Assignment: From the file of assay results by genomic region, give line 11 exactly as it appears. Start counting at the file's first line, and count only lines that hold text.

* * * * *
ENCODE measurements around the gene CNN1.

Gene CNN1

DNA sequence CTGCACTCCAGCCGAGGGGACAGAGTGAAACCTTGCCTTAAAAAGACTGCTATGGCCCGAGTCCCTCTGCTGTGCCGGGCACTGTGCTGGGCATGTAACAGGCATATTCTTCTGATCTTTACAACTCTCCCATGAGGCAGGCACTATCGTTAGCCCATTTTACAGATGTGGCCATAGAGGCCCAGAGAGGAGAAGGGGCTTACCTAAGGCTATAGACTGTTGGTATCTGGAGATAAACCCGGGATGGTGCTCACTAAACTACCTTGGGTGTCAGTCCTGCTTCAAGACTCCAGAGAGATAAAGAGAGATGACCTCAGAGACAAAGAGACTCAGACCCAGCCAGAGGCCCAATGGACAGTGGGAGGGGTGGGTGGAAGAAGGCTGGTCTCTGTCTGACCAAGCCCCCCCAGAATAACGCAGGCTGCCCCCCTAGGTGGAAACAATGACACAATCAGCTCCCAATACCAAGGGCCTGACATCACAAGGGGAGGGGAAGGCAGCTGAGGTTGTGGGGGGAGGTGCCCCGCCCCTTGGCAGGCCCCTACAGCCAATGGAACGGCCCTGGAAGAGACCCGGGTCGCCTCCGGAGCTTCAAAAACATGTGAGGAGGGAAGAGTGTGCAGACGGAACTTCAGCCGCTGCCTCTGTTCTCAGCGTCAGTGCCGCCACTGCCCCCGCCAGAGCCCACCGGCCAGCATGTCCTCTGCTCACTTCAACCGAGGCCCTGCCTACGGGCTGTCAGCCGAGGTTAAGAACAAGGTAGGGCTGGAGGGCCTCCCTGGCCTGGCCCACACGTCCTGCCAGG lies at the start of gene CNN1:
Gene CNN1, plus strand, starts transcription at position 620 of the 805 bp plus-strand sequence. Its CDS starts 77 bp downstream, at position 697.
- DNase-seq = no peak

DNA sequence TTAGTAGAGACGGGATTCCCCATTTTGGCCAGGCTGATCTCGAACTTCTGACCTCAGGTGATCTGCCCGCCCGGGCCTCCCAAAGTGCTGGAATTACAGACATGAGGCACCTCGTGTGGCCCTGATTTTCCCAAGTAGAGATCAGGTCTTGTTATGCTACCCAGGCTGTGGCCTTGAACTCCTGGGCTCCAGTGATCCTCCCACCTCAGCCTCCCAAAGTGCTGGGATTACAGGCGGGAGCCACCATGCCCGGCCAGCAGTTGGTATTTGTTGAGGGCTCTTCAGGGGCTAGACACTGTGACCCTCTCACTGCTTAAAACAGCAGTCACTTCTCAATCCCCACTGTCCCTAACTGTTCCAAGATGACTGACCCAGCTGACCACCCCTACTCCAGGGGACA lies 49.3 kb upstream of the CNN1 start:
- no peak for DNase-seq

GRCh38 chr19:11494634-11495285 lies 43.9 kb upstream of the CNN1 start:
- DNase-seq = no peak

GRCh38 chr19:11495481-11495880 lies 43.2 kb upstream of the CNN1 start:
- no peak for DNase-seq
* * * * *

- no peak for DNase-seq